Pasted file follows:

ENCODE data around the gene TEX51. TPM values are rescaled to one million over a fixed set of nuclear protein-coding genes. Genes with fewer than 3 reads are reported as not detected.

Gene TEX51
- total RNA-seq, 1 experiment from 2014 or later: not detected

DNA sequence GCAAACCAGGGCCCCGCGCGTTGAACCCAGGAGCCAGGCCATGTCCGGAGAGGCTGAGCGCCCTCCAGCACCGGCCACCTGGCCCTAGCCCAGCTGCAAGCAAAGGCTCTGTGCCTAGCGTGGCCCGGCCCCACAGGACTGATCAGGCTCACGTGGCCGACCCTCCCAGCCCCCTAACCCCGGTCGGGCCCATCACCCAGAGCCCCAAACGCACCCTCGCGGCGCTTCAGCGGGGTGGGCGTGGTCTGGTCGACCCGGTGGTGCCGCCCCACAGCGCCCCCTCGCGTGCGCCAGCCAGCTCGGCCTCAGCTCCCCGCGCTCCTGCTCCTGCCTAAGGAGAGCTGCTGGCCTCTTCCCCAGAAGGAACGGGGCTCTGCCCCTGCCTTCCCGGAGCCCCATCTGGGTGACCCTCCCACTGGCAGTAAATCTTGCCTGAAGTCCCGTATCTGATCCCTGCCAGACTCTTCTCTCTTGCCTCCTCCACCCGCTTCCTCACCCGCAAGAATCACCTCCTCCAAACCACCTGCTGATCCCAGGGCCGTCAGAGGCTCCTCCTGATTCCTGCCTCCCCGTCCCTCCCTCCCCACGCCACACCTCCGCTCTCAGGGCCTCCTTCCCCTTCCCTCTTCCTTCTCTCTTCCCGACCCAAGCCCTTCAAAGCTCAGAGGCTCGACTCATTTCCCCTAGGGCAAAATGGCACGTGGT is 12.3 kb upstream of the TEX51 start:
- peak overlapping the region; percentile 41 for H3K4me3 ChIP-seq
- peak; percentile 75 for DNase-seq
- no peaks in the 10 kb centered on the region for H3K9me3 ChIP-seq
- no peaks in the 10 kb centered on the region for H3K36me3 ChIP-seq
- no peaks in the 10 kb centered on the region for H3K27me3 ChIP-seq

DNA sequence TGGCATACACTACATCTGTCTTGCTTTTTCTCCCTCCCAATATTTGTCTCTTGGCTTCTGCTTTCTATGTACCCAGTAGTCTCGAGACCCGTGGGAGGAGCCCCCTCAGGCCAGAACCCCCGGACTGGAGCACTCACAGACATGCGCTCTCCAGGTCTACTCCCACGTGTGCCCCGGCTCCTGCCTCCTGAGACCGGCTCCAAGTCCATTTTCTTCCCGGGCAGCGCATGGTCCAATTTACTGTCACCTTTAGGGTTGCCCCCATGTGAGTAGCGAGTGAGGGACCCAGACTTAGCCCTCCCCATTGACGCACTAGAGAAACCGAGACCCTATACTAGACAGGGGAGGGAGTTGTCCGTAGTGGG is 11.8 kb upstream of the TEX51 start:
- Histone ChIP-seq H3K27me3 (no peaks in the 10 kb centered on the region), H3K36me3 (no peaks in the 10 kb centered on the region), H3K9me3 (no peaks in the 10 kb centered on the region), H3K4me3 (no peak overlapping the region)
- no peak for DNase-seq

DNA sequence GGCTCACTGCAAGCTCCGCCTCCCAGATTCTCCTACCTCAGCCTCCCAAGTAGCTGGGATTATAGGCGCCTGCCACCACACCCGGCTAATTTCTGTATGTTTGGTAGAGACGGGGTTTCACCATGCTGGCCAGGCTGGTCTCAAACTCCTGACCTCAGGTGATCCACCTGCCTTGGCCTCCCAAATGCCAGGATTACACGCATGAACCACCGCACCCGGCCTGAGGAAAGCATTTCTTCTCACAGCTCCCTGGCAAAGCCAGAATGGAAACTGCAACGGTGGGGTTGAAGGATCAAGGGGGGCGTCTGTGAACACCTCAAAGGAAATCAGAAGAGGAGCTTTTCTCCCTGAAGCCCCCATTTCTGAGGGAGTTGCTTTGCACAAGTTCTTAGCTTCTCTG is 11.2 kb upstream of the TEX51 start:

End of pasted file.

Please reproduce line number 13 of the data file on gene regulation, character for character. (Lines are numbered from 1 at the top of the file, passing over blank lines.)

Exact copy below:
DNA sequence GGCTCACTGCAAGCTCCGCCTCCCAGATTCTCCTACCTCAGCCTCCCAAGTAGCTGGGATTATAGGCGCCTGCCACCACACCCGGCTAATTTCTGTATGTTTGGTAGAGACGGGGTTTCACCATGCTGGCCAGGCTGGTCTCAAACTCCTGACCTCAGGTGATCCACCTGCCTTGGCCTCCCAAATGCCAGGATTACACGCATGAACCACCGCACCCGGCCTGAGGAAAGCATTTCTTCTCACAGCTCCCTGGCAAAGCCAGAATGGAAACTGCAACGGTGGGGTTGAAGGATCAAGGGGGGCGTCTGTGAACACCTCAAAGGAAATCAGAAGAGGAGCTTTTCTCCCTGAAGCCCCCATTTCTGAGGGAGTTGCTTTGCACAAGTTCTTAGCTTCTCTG is 11.2 kb upstream of the TEX51 start: